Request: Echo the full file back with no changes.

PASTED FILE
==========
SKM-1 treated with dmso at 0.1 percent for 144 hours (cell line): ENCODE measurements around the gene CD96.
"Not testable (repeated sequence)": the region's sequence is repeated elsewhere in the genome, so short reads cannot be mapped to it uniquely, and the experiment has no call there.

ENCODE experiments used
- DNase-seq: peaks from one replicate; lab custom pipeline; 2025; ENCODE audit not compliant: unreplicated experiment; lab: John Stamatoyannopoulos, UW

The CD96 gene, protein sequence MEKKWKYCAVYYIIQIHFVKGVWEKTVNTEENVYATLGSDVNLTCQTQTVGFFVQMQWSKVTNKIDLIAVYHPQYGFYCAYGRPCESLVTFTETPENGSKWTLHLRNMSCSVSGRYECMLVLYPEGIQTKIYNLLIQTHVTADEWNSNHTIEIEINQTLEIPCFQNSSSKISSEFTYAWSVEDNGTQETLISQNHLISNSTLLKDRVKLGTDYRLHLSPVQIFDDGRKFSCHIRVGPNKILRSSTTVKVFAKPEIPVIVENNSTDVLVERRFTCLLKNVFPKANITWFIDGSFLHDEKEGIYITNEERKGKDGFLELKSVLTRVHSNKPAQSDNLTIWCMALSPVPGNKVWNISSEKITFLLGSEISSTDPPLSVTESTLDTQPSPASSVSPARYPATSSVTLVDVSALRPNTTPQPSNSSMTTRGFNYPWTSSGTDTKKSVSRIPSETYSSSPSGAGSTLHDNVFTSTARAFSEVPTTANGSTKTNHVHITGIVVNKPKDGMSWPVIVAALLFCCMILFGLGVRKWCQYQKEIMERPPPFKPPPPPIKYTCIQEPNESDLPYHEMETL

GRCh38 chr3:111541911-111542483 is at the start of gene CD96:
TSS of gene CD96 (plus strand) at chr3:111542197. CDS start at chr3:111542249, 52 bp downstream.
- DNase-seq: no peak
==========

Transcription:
SKM-1 treated with dmso at 0.1 percent for 144 hours (cell line): ENCODE measurements around the gene CD96.
"Not testable (repeated sequence)": the region's sequence is repeated elsewhere in the genome, so short reads cannot be mapped to it uniquely, and the experiment has no call there.

ENCODE experiments used
- DNase-seq: peaks from one replicate; lab custom pipeline; 2025; ENCODE audit not compliant: unreplicated experiment; lab: John Stamatoyannopoulos, UW

The CD96 gene, protein sequence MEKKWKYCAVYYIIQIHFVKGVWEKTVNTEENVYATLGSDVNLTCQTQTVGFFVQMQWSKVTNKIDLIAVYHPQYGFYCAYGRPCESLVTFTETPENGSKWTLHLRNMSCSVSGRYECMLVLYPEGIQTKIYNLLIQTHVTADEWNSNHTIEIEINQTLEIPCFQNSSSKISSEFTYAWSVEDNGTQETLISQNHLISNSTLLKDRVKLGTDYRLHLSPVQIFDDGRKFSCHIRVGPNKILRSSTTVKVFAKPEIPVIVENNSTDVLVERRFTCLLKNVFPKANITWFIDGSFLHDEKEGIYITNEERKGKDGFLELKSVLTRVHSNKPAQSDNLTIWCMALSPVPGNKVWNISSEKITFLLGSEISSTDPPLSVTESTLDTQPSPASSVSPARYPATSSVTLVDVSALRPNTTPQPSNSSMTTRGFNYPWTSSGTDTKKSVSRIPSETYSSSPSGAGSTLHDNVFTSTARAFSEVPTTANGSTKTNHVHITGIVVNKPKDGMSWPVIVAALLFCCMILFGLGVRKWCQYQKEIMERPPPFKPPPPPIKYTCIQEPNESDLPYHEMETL

GRCh38 chr3:111541911-111542483 is at the start of gene CD96:
TSS of gene CD96 (plus strand) at chr3:111542197. CDS start at chr3:111542249, 52 bp downstream.
- DNase-seq: no peak